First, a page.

March 26, 2008
March 24, 2008
Advocacy of anomalously meaningless space and programmless place is a raging debate among mockitectural thinkers. American ideaologies and current contextual practicionalities consume every inch of our space and make it do something. This is really an extension of a society constricted by programming every minute of the day. Mockitects must fight this growing trend by programming meaningless spaces.
Meaningless as meaning accomplishes two goals:
1,,,wHY mUST eVERYTHING bE aSSIGNED A tRIVIAL aND kITSCH mEANING tHAT nO oNE gETS?
Is there something to be said for meaninglessness as a philosophical stance? Some of the foremost philosophers of our time are "wandering the streets of the East Village, [spending] so much time contemplating the meaningless of existence. I sometimes felt like a ghost." Are we chasing our tails trying to assign meaning to everything, when really a critical breakdown of space is in order?
2,,, mEANINGLESS sPACE iS oPEN tO iNTERPRETATION AND cUSTOMIZATION.
These are the new Piazzas. Renzo Piano got angry, which is out of his character, when a meaningless space was ruined with benches at the High Museum in Atlanta. We may find ourselves enjoying an open field or balcony more than a cafe or "study area" Could meainglessness create new places? When people are free to hang out in a place with no meaning attached to it, they will assign thier own meanings, and have their own experiences/opinions of the space. Would this make the space more of a place if they can interpret it as they want, individually? This would bring me back to another point? Is the entire process of public place making futile and pointless? Does placelessness foster people to make their own places? A blank Canvas, perhaps?
March 10, 2008
I know what your thinking. Mockitecture. Hotspur has come across some great examples of mockitecture. Check them out here. These are concept sketches for the George W. bush memorial Library. Representing the new era of mockitecture, they build on past precedence such as California Crazy and Post-Modernism, while incorporating an attitude that is rarely seen in architecture. These are satirical interpretations of the Bush administration's contribution to society these last 8 years.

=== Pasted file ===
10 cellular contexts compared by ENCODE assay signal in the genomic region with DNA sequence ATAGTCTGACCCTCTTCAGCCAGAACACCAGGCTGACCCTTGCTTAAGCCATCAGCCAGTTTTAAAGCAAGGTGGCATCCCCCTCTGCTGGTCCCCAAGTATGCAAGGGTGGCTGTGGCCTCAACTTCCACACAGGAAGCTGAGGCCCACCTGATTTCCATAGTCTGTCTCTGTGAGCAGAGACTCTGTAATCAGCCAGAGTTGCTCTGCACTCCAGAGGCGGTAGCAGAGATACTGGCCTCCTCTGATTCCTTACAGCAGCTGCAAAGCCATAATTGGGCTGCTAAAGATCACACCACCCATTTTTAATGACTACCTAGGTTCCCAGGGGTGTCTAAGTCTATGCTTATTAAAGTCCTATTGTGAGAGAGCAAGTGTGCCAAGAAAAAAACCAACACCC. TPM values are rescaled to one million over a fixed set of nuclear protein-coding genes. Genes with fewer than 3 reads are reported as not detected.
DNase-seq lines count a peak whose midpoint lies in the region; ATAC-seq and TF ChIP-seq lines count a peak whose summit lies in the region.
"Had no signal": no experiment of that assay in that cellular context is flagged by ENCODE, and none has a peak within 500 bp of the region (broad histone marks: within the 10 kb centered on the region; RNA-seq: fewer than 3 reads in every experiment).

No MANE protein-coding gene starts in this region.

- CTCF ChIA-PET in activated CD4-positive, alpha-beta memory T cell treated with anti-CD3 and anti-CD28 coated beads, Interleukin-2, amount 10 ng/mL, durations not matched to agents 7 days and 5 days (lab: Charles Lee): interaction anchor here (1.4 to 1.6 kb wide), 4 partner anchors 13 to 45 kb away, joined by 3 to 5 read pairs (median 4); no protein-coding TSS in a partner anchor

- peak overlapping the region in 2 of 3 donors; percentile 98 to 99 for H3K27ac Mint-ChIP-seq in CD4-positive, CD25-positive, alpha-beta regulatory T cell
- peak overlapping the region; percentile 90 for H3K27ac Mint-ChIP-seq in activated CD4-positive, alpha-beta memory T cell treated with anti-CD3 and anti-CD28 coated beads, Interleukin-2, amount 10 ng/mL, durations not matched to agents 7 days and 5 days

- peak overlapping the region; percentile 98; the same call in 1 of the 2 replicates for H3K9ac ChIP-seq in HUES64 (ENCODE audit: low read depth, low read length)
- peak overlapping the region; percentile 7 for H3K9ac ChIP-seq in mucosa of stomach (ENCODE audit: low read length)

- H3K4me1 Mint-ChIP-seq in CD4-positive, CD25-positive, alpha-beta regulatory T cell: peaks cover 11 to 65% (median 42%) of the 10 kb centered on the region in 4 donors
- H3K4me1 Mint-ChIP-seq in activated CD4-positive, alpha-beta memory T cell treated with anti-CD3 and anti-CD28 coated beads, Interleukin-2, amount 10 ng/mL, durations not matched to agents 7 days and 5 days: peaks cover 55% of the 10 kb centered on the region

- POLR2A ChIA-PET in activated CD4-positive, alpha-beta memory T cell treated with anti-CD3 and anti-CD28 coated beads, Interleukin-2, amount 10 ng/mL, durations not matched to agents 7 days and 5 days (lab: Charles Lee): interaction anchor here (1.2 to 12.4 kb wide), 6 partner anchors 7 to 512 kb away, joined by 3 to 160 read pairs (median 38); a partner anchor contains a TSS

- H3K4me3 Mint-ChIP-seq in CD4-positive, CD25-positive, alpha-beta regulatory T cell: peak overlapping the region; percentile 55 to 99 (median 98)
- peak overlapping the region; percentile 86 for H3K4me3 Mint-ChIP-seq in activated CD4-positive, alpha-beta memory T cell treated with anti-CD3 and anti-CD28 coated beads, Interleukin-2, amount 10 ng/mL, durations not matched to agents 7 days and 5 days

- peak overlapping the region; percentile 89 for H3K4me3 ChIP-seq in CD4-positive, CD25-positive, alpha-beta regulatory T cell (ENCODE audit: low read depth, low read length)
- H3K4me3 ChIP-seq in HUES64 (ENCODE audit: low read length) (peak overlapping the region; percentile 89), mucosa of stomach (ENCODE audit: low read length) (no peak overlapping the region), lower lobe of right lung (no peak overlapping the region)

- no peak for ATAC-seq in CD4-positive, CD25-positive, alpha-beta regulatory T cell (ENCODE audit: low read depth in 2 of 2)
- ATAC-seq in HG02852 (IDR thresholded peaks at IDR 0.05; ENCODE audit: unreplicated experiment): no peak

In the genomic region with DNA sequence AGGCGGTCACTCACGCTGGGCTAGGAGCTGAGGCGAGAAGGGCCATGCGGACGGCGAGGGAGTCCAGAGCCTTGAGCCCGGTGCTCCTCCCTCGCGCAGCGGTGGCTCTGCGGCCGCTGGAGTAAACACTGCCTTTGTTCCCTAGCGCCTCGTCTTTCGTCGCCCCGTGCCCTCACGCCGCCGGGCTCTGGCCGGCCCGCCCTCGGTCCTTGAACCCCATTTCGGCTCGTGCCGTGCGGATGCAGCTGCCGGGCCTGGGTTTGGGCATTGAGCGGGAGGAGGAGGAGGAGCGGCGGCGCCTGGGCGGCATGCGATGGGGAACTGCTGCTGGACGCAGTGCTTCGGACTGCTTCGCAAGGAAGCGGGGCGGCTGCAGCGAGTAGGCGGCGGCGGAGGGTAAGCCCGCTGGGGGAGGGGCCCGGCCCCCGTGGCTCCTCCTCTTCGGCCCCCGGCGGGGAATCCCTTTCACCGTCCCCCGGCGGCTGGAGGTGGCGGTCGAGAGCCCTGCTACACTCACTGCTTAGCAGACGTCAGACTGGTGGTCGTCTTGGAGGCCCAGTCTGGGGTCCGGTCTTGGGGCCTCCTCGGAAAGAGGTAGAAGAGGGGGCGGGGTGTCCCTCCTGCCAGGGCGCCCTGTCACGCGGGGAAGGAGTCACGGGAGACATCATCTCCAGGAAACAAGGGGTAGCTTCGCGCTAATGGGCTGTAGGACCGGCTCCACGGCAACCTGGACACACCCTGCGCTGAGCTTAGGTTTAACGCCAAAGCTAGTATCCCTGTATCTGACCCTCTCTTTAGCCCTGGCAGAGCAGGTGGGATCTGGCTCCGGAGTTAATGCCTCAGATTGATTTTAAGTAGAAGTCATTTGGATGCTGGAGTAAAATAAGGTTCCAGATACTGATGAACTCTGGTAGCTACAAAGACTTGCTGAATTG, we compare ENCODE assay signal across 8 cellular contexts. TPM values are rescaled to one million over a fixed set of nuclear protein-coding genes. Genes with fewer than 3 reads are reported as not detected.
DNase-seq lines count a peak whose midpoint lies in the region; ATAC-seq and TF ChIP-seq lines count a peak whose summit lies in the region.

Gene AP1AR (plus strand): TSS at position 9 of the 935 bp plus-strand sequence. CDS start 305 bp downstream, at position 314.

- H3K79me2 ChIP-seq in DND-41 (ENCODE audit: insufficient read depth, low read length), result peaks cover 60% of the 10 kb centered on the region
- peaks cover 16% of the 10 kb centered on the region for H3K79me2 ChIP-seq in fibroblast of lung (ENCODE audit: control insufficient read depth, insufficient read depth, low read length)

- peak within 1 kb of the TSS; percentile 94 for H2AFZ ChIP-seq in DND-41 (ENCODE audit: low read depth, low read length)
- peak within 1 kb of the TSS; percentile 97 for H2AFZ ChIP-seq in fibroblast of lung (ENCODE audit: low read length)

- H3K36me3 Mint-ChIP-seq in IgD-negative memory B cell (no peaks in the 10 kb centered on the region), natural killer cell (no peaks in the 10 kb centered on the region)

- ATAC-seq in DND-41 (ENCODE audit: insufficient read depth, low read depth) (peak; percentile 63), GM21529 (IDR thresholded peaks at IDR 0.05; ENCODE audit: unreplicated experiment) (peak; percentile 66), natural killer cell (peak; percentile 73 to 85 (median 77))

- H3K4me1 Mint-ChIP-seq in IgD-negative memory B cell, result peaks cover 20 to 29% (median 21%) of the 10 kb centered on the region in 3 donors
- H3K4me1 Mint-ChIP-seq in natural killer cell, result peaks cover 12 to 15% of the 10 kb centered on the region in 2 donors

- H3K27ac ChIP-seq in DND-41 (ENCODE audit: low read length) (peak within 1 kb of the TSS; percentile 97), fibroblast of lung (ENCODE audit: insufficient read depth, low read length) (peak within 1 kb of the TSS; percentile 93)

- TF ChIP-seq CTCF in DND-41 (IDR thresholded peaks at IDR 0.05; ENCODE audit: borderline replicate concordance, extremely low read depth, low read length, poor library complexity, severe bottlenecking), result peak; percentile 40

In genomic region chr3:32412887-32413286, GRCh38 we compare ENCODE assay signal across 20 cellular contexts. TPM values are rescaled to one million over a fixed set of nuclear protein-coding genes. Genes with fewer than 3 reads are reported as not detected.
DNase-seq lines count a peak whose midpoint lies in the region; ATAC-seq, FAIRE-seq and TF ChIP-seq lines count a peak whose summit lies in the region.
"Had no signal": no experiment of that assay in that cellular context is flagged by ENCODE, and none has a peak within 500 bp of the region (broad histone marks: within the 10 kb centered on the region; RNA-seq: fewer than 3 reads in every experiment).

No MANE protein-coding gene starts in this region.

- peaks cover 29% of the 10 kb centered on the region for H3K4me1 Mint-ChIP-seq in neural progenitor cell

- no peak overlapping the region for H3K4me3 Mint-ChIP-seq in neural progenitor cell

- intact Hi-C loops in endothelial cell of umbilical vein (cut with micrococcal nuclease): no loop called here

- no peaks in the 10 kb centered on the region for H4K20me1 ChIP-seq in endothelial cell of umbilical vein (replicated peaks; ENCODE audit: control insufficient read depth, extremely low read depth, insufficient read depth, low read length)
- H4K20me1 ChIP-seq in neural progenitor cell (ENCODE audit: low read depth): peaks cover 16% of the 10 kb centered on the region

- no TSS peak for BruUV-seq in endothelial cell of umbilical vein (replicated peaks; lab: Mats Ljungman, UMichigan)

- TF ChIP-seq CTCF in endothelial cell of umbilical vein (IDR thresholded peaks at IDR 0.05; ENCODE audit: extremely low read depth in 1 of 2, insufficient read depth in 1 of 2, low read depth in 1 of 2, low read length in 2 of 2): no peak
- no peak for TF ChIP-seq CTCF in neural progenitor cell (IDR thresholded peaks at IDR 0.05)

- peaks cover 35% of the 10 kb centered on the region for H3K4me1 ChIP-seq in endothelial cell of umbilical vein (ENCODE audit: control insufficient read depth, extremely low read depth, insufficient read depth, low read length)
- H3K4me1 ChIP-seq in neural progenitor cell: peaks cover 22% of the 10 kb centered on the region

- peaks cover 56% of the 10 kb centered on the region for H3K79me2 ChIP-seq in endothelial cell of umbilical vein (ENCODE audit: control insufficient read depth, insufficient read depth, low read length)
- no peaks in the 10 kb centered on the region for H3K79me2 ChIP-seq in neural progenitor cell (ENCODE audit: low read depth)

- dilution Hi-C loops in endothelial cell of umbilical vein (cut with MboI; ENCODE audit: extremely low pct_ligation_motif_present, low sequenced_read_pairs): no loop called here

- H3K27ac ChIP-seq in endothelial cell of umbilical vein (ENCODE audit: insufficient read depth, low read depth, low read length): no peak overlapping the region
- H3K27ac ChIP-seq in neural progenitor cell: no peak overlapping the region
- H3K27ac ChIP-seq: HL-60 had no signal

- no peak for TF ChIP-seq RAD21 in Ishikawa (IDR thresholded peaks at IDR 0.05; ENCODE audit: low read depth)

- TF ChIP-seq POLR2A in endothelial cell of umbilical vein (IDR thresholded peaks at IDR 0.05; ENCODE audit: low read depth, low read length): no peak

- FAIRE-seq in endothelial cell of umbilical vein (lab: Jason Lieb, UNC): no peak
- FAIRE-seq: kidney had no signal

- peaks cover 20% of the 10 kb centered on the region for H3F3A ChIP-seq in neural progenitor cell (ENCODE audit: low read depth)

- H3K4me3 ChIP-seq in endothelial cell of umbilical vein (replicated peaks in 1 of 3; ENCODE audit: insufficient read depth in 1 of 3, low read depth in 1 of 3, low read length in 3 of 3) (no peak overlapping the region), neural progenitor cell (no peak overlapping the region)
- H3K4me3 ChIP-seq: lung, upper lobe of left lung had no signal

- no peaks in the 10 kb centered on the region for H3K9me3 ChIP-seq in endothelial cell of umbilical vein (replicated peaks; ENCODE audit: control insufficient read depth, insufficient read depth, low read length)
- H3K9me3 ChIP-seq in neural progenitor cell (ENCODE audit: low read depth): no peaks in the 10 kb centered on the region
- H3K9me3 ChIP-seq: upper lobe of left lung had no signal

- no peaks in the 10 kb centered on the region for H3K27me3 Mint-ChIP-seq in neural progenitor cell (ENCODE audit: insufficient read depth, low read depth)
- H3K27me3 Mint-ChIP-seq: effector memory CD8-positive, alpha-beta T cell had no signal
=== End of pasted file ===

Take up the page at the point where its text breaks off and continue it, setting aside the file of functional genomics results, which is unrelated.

My personal favorite is the "bottomless pit of lies." The underground "red level security" bunker with no public access is a great example of mockitecture. What is important about this mockitectural prominade is that it not only creates a formal "bottomless pit," but it also engages the user into the experience of the joke. And this is where the mockiteture happens. Many of the existing mockitecture projects are funny, but they do not actively engage the user in the joke.
While "It floats on fountains" is funny, and would be a very valid mockitectural project, what really makes it funny is the "disconnection" and possibly the anger one would feel when entering the library through an underground tunnel. A metaphor for the anger and disconnection some feel toward the administration. I am not advocating architecture that makes you angry, but as a concept, I think this is very appropriate in a George W. Bush Library. It is the idea of experiencing the joke that makes it even funnier.
Disconnection seems to be a common thread in the responses to "George W. Bush" Memorial library. Some of the responses are pruely formal, which can be a valid communicative strategy. Anyone can see the Statue of Liberty giving the middle finger and know what the architect is saying. This is important. What makes this project, and many of the others more meaningful, are the multitude of other references and metaphors that make these buildings richer. Going into an underground bunker is a great analogy. (How well would it work for a library? I'm not sure, but great analogy)
Some of these buildings are also great buildings on their own. They are examples of "built jokes" that is buildings which are extremely direct in conveying a message (a strange or ironic message) and are designed creatively/efficiently/etc... think Renzo Piano Duck on acid and steroids.
So enjoy these projects, and hopefully Robert Stern's project will be along the same lines. Somehow I think it cannot help but be. Viva Moquitecturra!